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Explosion rocks landfill; no injuries, two close calls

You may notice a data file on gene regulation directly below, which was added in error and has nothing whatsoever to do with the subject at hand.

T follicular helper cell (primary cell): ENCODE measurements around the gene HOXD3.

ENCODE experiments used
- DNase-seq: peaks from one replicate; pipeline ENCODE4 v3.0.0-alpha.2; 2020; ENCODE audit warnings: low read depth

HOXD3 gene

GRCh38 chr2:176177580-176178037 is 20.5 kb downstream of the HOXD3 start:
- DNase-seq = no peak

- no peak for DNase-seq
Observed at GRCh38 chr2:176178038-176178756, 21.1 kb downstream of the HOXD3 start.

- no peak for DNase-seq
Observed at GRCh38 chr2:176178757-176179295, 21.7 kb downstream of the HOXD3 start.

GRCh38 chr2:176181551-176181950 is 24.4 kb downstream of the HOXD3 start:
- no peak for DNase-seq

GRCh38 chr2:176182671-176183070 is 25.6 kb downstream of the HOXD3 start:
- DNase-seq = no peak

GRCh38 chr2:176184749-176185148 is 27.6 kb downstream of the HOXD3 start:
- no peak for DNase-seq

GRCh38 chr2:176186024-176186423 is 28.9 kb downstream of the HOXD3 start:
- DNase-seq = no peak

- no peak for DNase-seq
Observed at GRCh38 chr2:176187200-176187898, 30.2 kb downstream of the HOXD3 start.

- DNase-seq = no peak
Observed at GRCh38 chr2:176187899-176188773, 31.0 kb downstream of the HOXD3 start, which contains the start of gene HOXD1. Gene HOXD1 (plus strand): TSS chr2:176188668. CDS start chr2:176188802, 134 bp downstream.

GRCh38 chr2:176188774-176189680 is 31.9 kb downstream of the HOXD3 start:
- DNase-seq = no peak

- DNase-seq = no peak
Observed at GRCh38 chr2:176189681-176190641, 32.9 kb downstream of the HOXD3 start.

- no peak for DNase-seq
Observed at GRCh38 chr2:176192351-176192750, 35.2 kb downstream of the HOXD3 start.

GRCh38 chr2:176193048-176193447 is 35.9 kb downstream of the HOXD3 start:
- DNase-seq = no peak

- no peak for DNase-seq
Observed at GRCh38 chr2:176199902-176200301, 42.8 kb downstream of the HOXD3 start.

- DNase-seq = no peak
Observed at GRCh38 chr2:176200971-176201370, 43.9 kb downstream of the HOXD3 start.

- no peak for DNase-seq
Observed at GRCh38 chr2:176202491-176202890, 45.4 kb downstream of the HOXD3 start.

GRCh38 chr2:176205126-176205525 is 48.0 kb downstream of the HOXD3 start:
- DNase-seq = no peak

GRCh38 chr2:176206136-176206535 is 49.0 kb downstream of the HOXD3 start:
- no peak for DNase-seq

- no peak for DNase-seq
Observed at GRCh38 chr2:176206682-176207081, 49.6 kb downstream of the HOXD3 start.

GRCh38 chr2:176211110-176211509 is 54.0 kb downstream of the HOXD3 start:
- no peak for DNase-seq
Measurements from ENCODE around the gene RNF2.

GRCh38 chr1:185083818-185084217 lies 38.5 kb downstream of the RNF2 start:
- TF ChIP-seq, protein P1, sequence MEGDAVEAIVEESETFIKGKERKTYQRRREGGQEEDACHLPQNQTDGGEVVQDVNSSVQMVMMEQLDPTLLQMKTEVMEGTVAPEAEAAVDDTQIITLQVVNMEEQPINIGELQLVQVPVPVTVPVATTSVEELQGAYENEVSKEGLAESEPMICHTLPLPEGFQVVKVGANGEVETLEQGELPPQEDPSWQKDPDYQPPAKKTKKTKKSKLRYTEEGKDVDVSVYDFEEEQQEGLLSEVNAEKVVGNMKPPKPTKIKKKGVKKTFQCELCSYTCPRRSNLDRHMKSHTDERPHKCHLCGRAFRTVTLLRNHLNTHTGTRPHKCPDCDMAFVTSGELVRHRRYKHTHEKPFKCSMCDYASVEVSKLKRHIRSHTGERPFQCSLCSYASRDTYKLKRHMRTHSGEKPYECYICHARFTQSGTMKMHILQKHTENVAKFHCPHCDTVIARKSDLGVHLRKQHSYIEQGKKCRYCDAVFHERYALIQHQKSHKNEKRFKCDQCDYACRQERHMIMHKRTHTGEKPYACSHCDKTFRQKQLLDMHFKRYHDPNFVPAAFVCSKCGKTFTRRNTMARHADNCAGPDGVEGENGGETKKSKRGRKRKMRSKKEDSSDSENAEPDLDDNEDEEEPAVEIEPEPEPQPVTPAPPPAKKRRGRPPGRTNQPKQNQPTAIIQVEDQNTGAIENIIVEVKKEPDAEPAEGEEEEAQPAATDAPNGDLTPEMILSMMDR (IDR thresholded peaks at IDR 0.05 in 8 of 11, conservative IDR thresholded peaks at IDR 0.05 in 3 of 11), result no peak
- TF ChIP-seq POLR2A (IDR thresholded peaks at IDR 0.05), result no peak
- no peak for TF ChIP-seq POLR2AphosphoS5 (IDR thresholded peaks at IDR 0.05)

An explosion rocked the building housing the new pyrolisys operation at the Cedar Grove Landfill Tuesday morning, causing “significant damage” but no injuries. Seaborn Crosby, who owns the patent for the technology being used by the Lamar County Regional Solid Waste Authority, said the explosion occurred during routine maintenance when the machine was not processing material. ”The unit was not running at the time of the explosion. The unit has been running fantastically but this incident has raised a red flag that we need to ensure we have all safety measures in place for maintenance,” he said. “This was not a part of the process but was a maintenance and human error.” The damages to the machinery and building are expected to be around $15,000 to $20,000. The machinery was insured, however, and should be operational again in 4 to 8 weeks. Crosby said the explosion felt like a sonic boom and shot the hopper, which was not properly purged of residual gases to the building’s ceiling. ”I was right outside the building’s door. It was a deep sound, like a sonic boom. The kind of explosion you can feel,” he said. “The hopper came up and hit what was left of the ceiling and came right back down and landed upside down. The contractor was in the building on the backside of the forklift when the hopper exploded.” County commission chairman Jay Matthews responded immediately after the explosion and said one wall of the building was blown out. “It was a pretty good-sized blast. There is significant damage. We are thankful no one was hurt,” Matthews said. County commissioner Nancy Thrash was also went to the scene and said an investigation would be launched to see what caused the explosion. Lamar County firefighters responded and extinguished some minor fires around the blast site. Initial indications are there was some sort of gas buildup in the building that a spark ignited. The state-of-the art pyrolisys operation was touted as a method of generating fuels from the landfill, creating revenue and increasing landfill life indefinitely. This additional coverage is from S. Heather Duncan of The Macon Telegraph: Seaborn Crosby, who owns the patent for the technology being used by the Lamar County Regional Solid Waste Authority, was one of two people fleeing the building when the explosion caused part of a hopper to blow through the roof into the air. ’It felt like a sonic boom,’ said Crosby, whose company Paradigm Technologies is based in Macon. Crosby’s company has been partnering for more than two years with the authority on developing the technology, which superheats shredded garbage to turn it into various liquid and vapor fuels such as propane and butane. Crosby said the explosion was caused by a contractor testing the hopper equipment where the garbage is deposited before it enters the heating system. The contractor skipped a step in the process that involved purging leftover gas before conducting a pressure test. Crosby said when he walked in and saw what the contractor was doing, he asked whether the gas had been purged first. When the man didn’t answer, Crosby told him they needed to evacuate. Seconds later, the explosion occurred, he said. The contractor tripped and fell but was shielded by a fork-lift, Crosby said. Crosby said the contractor’s company has taken responsibility for the accident and has said it would cover the costs. He declined to name the Savannah-based company. Crosby said the hopper, a bay of the building, the roof and some siding will need to be replaced, but other equipment appears does not see to be damaged. Crosby said Lamar County and the Solid Waste Authority are preparing to issue bonds in September to bring the pyrolisys process up to commercial scale, with a goal of keeping 80 percent of the county’s waste out of the authority’s Cedar Grove Landfill. He said he doesn’t think the explosion will affect the overall project. But he added, ‘We’re going to need to remove some human error capability from the process.’

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